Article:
Integrated multidisciplinary care is so central to managing infective endocarditis (IE) that it’s the focus of the very first recommendation in new guidelines on IE released by the American Association for Thoracic Surgery (AATS) last year: “Patients with suspected IE should ideally be cared for at centers with access to a complete team, including cardiology, infectious disease, cardiac surgery, and other services needed to handle IE complications.”
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That principle is at the core of “Multidisciplinary Master Class in Endocarditis and Other Cardiovascular Infections,” an unprecedented two-day CME symposium offered by Cleveland Clinic on Thursday and Friday, April 12-13, 2018, at the InterContinental Hotel and Conference Center on Cleveland Clinic’s main campus.
“This is the first comprehensive multidisciplinary symposium in the U.S. on managing infective endocarditis and other cardiovascular infections and their complications,” says course co-director Gosta Pettersson, MD, PhD, a Cleveland Clinic cardiothoracic surgeon and co-chair of the writing committee for the above AATS guidelines.
The course takes the “multidisciplinary” in its name seriously, in at least two critical ways:
- The nearly three dozen course faculty — from Cleveland Clinic, a half dozen other leading U.S. medical centers, plus Kobe University in Japan — represent a broad range of disciplines involved in IE care: cardiac surgeons, cardiologists, cardiac imaging specialists, infectious disease physicians, diagnostic radiologists, neurosurgeons, neurologists, nephrologists and behavioral health specialists.
- In 10 topically focused sessions across two full jam-packed days, the course touches on all aspects of IE management, from diagnosis and all aspects of treatment to the management of the many vexing complications of IE and other heart infections, ranging from kidney failure to embolization. Additionally, numerous case presentations and panel discussions will share how various specialties can learn from each other and how to optimally collaborate in IE management.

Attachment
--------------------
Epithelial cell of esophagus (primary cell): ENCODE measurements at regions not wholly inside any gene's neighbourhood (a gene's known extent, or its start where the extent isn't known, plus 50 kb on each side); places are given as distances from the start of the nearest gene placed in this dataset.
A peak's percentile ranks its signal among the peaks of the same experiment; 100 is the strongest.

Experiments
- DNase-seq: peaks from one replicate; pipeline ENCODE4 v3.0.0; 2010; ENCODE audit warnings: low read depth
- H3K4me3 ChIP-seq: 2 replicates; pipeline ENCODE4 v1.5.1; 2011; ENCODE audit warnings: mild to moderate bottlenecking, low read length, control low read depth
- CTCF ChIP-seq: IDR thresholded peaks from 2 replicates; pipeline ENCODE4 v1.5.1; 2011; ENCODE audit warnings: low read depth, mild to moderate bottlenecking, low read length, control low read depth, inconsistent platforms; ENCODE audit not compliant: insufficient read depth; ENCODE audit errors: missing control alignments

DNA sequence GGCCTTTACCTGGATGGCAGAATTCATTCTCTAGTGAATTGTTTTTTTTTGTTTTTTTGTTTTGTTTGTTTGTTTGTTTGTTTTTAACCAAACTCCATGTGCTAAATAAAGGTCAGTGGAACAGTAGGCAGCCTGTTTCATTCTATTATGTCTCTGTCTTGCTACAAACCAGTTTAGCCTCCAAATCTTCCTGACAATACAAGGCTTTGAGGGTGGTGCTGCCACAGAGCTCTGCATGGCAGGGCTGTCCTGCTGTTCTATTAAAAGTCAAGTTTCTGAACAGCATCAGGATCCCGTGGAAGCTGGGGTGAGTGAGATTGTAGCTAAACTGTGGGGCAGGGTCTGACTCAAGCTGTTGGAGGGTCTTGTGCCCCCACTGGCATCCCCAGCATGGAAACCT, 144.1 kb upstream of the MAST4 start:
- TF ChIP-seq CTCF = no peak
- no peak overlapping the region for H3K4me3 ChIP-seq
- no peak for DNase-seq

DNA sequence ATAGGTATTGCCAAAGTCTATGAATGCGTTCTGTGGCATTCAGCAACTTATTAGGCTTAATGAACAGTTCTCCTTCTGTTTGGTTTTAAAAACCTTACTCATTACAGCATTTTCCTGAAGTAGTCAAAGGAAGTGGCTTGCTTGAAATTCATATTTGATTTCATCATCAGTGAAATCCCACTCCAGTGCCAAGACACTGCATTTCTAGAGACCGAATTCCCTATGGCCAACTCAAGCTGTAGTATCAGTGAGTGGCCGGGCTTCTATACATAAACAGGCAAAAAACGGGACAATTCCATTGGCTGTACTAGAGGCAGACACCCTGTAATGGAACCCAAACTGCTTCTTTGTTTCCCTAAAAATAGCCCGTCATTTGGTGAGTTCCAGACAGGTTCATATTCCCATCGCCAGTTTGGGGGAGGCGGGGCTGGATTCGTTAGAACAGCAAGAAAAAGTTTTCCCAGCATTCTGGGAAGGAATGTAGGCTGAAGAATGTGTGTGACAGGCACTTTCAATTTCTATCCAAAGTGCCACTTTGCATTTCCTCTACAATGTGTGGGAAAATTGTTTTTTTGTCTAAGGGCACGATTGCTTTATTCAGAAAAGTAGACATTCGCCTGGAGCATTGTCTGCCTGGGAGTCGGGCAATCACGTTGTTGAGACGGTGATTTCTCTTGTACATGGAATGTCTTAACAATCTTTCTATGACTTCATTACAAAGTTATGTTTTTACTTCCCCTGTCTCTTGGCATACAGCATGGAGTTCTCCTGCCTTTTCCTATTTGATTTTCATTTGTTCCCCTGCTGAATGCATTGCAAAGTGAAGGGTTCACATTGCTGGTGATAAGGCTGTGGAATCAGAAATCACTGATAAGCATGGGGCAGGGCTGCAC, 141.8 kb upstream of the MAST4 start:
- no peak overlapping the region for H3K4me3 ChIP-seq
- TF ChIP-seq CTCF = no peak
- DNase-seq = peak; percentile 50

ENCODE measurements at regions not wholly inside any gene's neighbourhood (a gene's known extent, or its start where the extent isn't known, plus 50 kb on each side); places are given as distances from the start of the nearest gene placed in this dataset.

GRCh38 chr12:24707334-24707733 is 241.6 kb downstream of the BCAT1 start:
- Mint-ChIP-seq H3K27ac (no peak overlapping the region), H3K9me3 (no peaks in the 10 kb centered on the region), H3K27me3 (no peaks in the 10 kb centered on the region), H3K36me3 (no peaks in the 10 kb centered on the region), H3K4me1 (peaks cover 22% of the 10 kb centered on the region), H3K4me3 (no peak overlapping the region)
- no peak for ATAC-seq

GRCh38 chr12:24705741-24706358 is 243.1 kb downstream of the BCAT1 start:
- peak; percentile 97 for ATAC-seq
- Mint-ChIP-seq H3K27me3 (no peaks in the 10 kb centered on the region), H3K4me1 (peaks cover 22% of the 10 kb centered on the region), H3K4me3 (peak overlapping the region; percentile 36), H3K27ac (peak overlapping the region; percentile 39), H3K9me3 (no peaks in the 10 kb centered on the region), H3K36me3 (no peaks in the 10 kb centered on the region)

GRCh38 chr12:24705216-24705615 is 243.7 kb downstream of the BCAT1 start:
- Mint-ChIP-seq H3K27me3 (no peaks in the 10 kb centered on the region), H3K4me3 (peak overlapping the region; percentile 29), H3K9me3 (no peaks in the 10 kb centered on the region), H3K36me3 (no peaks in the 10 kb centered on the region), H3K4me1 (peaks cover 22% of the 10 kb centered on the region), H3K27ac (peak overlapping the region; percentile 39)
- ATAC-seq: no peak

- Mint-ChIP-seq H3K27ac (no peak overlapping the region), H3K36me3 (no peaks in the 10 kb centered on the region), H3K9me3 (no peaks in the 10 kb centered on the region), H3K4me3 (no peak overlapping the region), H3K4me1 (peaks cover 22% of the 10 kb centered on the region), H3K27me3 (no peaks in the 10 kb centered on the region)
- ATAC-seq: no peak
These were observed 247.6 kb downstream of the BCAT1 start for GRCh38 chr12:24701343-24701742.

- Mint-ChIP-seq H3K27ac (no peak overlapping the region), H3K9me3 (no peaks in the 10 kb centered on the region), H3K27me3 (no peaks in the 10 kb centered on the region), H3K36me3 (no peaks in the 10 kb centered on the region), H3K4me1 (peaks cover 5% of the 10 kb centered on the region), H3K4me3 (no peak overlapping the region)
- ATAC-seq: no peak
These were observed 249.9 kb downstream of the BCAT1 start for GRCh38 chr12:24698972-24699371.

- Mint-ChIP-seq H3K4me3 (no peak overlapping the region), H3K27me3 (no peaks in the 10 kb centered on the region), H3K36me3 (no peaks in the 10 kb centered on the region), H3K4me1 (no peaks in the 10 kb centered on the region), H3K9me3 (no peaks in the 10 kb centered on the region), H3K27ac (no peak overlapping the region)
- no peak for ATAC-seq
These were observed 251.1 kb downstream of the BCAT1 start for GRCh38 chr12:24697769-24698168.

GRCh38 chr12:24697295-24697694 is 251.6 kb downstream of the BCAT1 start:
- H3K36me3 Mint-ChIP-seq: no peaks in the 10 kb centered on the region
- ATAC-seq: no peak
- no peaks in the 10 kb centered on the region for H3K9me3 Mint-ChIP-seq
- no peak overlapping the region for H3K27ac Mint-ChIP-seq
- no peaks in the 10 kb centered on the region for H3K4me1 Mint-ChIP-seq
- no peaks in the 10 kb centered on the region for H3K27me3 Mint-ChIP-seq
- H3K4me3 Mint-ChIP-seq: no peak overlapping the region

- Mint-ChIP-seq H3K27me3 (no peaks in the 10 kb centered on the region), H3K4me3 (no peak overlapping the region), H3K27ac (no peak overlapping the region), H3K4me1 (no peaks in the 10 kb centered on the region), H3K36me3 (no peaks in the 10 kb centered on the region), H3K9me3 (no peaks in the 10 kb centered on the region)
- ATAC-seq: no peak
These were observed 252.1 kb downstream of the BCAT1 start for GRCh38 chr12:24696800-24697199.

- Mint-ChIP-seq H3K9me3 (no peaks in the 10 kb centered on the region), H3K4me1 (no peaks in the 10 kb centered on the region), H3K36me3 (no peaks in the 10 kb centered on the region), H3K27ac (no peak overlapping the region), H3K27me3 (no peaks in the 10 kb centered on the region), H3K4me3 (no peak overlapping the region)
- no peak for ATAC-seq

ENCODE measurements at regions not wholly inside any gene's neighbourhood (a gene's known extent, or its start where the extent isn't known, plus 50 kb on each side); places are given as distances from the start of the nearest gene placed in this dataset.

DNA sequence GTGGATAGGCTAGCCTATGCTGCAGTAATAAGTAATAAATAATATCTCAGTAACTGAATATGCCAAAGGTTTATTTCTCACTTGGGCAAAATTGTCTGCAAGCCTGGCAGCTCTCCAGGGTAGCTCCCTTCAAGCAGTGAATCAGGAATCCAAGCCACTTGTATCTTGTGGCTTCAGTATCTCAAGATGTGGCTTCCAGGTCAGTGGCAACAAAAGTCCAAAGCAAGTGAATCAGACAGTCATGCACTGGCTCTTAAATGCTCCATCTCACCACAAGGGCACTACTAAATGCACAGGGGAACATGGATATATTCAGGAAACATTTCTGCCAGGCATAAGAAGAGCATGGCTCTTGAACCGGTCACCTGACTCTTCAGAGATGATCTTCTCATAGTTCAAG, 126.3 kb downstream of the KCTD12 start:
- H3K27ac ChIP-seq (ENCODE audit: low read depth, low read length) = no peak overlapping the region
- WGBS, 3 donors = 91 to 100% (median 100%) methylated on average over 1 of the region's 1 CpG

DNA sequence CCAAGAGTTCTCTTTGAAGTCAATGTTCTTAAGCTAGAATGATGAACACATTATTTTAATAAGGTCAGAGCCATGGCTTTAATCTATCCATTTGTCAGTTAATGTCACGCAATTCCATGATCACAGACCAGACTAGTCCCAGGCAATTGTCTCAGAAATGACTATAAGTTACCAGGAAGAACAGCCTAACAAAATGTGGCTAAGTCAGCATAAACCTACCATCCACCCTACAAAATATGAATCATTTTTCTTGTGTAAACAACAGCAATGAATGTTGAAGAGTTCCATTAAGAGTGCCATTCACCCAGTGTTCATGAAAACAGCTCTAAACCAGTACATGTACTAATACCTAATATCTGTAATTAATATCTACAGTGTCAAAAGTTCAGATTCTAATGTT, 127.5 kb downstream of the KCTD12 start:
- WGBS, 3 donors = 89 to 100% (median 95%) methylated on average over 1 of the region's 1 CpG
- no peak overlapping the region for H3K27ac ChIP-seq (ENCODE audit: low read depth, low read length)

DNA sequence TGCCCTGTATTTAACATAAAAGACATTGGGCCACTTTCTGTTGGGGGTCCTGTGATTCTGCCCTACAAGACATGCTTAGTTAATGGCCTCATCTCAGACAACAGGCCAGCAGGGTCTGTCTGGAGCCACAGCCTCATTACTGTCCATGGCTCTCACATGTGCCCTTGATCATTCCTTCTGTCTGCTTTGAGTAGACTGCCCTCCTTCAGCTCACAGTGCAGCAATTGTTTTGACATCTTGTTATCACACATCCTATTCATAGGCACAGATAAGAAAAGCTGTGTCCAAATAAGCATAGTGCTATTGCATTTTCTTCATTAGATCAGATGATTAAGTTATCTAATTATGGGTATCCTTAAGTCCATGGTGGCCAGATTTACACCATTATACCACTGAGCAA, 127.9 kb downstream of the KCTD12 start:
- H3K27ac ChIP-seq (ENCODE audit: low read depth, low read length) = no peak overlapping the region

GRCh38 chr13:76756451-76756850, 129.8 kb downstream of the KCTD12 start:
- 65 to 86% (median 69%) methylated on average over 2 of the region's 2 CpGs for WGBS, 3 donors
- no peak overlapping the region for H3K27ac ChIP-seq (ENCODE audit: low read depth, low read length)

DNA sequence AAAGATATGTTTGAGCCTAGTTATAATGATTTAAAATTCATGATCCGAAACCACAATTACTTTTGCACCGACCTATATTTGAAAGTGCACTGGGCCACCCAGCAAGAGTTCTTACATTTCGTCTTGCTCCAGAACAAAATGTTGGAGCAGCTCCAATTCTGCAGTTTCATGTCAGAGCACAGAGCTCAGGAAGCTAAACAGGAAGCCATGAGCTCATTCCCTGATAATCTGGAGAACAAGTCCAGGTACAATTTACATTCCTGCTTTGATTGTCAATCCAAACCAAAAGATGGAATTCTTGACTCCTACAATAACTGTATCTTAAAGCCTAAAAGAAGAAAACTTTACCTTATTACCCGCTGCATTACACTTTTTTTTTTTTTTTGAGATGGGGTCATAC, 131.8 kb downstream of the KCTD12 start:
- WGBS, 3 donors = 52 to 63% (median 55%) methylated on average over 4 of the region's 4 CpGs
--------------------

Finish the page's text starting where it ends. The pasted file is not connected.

The expansive two-day agenda allows for plenty of nuanced focus on narrower questions and challenges often not addressed at meetings. A sampling of presentation titles gives a hint of that focus:
- Choice of Prosthesis in Left-Sided Endocarditis
- The Diagnostic Contribution of MDCT, SPECT, PET-CT, MRI and Other Imaging Modalities
- The Role of the Neurosurgeon in Infective Endocarditis
- Outcome Metrics and Public Reporting for Treatment of Endocarditis
- Fungal Endocarditis
“The program is also designed to put a premium on exploring the many complex clinical decision-making processes involved in infective endocarditis,” notes course co-director Brian Griffin, MD, Cleveland Clinic’s Section Head of Cardiovascular Imaging. “For example, we’ll consider the choice of transthoracic versus transesophageal echocardiography for diagnosing IE in different circumstances, and also the signs and symptoms that indicate a need for surgery, as well as how best to time that surgery.”
“Additional sessions will describe the decision-making approach to managing aortic infections, infections of VADs and sternal wound infections,” notes course co-director Steven Gordon, MD, Chairman of Cleveland Clinic’s Department of Infectious Disease.
“Other sessions will weigh the pros and cons of surgery for infective endocarditis and debate issues associated with surgically treating all patients with prosthetic valve infections,” adds Dr. Pettersson.
All of this can be covered thanks to the division of the course into highly focused 10- or 15-minute presentations, with plenty of panel discussions to allow deeper dives into topics of most interest.
One such high-interest topic — the impact of opioid addiction on IE and its outcomes — will be at the center of a special 90-minute luncheon session.
The symposium is designated for a maximum of 15.75 AMA PRA Category 1 Credits™.
For more information and to register, visit ccfcme.org/endocarditis18.